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LIFE STAGES

Student: Teen & College Age

Learn to manage money and prepare for the cost of higher education

You may still rely on financial help from your parents or other family members, but it's not too early to start cultivating sound money-management habits. Many financially sound adults accomplished their goals through careful financial planning that began when they were students.

How can you start on the path to sound money management?

1. Become A "Star Saver" – Learning to save money in your teens and college years is an excellent habit that will train you be a good money manager for the rest of your life. Set goals for your money and start saving NOW. If you have no immediate goals, your goal can be to have a "money cushion" for when that important need for cash occurs.

Try our Statement Savings account. Only $50 to open and you’ll earn more! 

*If you’re under 19 (18 if you reside in Florida), you’ll need the co-signature of a parent and you need to do this together inside the bank.

2. Start a Checking Account – A checking account provides a means to learn how to responsibly handle cash, make smart financial decisions and keep track of your spending records. Whether you use a debit card or paper checks, your checking account can help you manage your budget, including paying your bills on time and balancing your checkbook. With these good habits, you can start building a good credit reputation now. Learn how to use time-saving tools like debit cards, online banking and online bill pay to make your life simpler.

Whether it's a free, no-frills account, an interest-bearing option, or maximum convenience, we have what you're looking for.

Compare and Choose

*If you're under 19 (18 if you reside in Florida), you'll need the co-signature of a parent and you need to do this together inside the bank.

3. Plan in Advance for College – It's never too early to begin funding a college education. Learn about all the ways we can help!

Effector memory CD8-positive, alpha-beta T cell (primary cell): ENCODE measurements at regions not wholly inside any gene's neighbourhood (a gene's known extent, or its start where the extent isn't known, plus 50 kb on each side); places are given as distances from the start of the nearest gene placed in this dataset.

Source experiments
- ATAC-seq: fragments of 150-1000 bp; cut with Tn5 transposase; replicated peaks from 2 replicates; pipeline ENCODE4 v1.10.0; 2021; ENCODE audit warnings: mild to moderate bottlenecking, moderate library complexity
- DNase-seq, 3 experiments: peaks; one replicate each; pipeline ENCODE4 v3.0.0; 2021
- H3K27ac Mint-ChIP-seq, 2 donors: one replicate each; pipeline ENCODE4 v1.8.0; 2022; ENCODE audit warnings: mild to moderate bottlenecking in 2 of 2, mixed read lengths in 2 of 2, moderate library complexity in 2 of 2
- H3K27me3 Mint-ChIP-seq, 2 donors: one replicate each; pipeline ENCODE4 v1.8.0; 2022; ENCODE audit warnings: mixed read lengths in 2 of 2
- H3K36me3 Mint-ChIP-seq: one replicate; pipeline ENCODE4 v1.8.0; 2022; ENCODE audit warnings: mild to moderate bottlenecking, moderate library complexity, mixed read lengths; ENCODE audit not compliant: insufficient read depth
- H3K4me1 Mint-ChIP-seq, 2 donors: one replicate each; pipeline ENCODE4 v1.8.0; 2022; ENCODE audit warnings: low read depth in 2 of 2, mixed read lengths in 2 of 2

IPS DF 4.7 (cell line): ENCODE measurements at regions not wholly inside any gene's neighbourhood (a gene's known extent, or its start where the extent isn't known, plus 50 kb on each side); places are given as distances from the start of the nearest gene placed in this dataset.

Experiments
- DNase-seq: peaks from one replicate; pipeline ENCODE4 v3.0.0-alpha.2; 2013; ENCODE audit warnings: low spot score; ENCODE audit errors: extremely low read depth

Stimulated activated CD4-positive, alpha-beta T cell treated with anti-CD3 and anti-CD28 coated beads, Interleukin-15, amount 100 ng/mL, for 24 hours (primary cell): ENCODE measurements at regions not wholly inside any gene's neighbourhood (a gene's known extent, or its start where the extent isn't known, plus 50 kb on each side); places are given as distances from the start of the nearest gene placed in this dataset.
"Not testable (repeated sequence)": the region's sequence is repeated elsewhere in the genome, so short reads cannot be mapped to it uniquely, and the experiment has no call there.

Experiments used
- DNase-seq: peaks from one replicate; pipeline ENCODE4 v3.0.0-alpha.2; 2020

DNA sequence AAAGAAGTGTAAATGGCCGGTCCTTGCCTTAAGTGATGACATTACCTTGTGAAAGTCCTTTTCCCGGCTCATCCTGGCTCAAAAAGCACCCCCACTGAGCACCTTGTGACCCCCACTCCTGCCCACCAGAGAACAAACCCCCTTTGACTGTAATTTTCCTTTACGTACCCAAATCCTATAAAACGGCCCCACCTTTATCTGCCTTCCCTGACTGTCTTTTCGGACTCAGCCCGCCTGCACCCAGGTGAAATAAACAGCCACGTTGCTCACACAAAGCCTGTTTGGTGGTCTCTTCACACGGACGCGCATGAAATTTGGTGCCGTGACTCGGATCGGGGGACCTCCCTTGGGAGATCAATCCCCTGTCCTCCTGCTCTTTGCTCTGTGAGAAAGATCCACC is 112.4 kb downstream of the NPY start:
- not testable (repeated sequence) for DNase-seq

Whether it's a free, no-frills account, an interest-bearing option, or maximum convenience, we have what you're looking for.

JumpStart CD 

  • Start with as little as $250

Arrange monthly transfers from your FNB&Trust checking account of at least $25

529 Savings Plan

  • No limits. Anyone can contribute.
  • Contribution limits vary
  • Earnings can grow free from federal tax, and withdrawals for qualified high education expenses are free from federal tax*
  • Owner (parent or grandparent for example) maintains control of the assets, decides when withdrawals will be made and can change the beneficiary. 
  • Owner can move assets among funds once each calendar year or when beneficiaries are changed.

US Government EE Savings Bonds 

  • EE Bonds are reliable, low-risk government-backed savings products that you can use toward financing education and other special events. These are available through FNB&Trust and also may be purchased online at www.treasurydirect.gov/

Certificate of Deposit

Roth IRA

Applications for federal student aid are available from your high school guidance counselor, public library or college financial aid office. Go to www.fafsa.ed.gov for online information.
*These tax benefits are effective through 2010 unless extended by Congress. Consult your tax preparer.

4. Establish Credit - Establishing credit is important to your long-term financial success. It¹s a chance for you to show potential lenders that you can be a responsible credit user. For example, a great first step is to open a checking or savings account and acquire a debit card. Debit cards do not create your credit file, but their existence indicates that you have money and the tools to manage it. Secondly, you can apply for a department store or major credit card and use it responsibly by paying your bills on time.

If you don't qualify for credit on your own, ask someone with an established credit history (like a parent) to co-sign your application. Remember, the co-signer promises to pay your debts if you don't.

  • Set a savings goal and keep track of your progress.
  • If you have a job, don't spend everything you make.
  • Record ALL your transactions daily for your checking and savings accounts, whether they are made with debit or credit cards or paper checks and deposit slips.
  • Know your account details such as overdraft charges, interest rates, withdrawal restrictions, minimum balances, etc.